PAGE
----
James Kalb: What doesn't illustrate liberalism? An obvious example is the emphasis on personal autonomy and fulfillment. To get a bit more concrete, there's the reduction of marriage to a subjective personal commitment. Another example is the insistence on abolishing personal distinctions. If I distinguish Tom, Dick, and Harry I'm denying Tom's ability to choose to be what Dick and Harry are. That's why everyone's on a first name basis, discrimination is the biggest possible violation of human dignity, and so on.

Ignatius Insight: It might surprise some readers to find that you are just as critical of many forms of conservatism as you are of liberalism. What are some of the concerns you have about conservatism today in the U.S.? What are some of the key mistakes made by conservatives in dealing with liberalism?

James Kalb: Conservatives have trouble dealing with fundamental issues. Their basic view is that bright new ideas usually aren't all that bright. That means social engineering doesn't work, so we should trust the way things are.

That approach usually makes sense, but if people do crazy things, and keep on doing them, that shows there's a fundamental issue somewhere. Conservatives think the issue is just going to go away. If we point out what's going on common sense and normality will triumph.

That's not what happens though. The problem is that today the way things are includes radicalism. For example, everyone seems to accept that freedom and equality are the highest political goals and take priority when there's a conflict. It's hard to argue against that. After all, if you like something better than freedom and equality you must like slavery and oppression.

The problem is that freedom and equality don't make sense if you take them straight. After all, normal people don't think getting what they want is the supreme goal of life that everyone has to have an equal amount of. They have other concerns that they think matter more.

So we need to ask about the effects of the principles people say they accept on the things they actually care about. If you always put freedom and equality first it destroys other goals. It becomes hard to argue for the traditional family, for example, and say why it should be treated as the standard or even allowed.

So what we need is a conservatism that is more than just conservative, that has some idea what life is about apart from getting what we want or maintaining things as they are. That's one reason conservatism, like everything else, has a hard time in the long run getting by without something very much like Catholicism.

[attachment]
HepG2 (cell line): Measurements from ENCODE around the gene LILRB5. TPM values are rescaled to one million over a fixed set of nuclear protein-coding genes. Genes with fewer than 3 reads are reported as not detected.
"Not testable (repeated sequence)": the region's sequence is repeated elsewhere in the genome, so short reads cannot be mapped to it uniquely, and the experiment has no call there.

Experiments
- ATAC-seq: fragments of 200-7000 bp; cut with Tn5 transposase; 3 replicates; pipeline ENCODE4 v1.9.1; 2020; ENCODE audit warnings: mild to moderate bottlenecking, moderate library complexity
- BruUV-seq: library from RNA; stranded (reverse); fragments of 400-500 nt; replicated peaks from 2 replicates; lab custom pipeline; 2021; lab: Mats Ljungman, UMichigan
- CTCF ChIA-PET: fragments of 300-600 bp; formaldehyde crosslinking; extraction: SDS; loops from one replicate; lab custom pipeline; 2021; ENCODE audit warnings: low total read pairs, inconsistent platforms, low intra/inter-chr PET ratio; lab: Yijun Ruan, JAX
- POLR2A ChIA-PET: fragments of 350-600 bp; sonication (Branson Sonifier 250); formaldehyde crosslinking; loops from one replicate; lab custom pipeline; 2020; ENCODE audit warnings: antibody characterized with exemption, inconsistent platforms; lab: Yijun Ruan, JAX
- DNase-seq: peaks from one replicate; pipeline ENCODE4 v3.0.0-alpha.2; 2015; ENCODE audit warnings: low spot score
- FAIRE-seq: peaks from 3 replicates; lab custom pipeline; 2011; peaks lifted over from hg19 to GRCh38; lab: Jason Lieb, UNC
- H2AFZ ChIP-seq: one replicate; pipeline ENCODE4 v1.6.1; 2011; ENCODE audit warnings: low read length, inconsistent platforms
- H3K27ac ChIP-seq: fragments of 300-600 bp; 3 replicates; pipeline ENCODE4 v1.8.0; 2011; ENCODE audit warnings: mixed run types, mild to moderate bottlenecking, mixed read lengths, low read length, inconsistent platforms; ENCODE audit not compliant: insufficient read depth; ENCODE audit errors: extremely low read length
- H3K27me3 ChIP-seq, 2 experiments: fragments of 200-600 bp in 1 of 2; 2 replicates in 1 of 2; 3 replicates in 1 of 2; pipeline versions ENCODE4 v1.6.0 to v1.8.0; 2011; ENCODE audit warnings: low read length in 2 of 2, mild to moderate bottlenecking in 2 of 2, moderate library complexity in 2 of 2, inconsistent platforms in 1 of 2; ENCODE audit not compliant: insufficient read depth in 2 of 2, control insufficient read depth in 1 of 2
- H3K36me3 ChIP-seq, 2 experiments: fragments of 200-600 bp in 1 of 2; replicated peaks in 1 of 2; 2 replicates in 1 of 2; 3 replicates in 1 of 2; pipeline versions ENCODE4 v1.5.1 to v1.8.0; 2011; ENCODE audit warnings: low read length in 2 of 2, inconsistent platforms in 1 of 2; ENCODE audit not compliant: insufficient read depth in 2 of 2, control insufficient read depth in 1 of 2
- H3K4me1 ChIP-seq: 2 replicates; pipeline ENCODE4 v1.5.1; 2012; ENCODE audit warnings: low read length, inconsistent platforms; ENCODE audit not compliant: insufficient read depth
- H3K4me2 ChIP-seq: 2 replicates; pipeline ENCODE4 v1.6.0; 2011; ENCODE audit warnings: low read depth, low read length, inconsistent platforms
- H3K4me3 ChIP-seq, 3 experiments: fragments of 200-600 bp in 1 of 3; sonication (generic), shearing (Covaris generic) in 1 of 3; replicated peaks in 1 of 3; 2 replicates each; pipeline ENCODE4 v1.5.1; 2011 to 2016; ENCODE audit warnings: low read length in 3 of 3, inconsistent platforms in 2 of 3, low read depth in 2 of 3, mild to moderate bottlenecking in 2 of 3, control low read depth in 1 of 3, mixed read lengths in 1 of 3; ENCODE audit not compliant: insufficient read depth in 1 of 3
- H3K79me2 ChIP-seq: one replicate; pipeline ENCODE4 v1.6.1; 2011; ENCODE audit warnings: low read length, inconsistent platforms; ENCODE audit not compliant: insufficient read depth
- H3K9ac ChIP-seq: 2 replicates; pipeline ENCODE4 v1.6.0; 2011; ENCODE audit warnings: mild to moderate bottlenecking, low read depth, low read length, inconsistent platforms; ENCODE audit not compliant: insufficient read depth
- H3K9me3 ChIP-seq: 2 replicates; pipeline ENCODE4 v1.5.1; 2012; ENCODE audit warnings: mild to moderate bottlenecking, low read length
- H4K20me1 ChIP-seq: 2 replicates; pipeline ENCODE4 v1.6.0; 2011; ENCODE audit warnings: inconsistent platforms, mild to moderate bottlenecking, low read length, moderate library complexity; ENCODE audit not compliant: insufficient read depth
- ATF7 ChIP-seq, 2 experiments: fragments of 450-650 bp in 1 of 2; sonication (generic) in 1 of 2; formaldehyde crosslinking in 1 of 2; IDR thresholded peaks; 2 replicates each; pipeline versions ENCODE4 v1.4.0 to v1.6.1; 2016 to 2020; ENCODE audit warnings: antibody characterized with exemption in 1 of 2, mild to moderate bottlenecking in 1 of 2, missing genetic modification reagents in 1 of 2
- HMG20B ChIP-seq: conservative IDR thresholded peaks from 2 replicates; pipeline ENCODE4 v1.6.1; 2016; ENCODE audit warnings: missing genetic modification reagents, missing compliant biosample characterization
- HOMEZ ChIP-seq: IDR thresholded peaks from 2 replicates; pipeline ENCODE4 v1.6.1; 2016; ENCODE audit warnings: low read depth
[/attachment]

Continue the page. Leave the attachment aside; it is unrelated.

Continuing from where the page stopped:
Ignatius Insight: You argue that liberalism "began as an attempt to moderate the influence of religion in politics, [but] ends by establishing itself as a religion." How is liberalism a religion? What are some examples of its religious nature? What significant challenges do these pose to serious, practicing Catholics?

James Kalb: People in authority treat liberalism as true, ultimate, and socially necessary. So far as they're concerned, it gives the final standards that everyone has to defer to because they're demanded by the order of the community and also by the fundamental way the world is. That's what it means to say it's the established religion.

Like other religions it helps maintain its place through saints, martyrs, rituals, and holidays. A candlelit vigil for Matthew Shepard is an example. There's also education. All education is religious education, so education today is shot through with liberal indoctrination. Liberalism even has blasphemy laws, in the form of the laws against politically incorrect comments on Islam, homosexuality, and other topics that you find in Europe and Canada.

It also has some special features. Liberalism is a stealth religion. It becomes established and authoritative by claiming that it is not a religion but only the setting other religions need to cooperate peacefully.

The claim doesn't make much sense, since religion has to do with ultimate issues. The religion of a society is simply the ultimate authoritative way the society grasps reality. As such it can't be subordinate to anything else.

Liberalism has been successful at obfuscating its status as a religion, and that's been key to its success. People believe they are keeping their own religion when they give first place to liberalism. What happens though is that their original religion gets assimilated and becomes a sort of poeticized version of liberalism.

You can see that tendency vividly in my former denomination, the Episcopal Church. At least at its upper levels "mission" now means promoting things like the UN Millennium Development Goals. I was in an Episcopal church recently in which the Stations of the Cross had been replaced on the wall by the Stations of the Millennium Development Goals.

That's not a special oddity of the Episcopalians, of course. You can see the same tendency in all respectable mainline Protestant denominations. You also see it among many Catholics. That kind of assimilation is, I think, the biggest danger to the integrity of religious life today.

Read Part Two of "The Religion of Liberalism"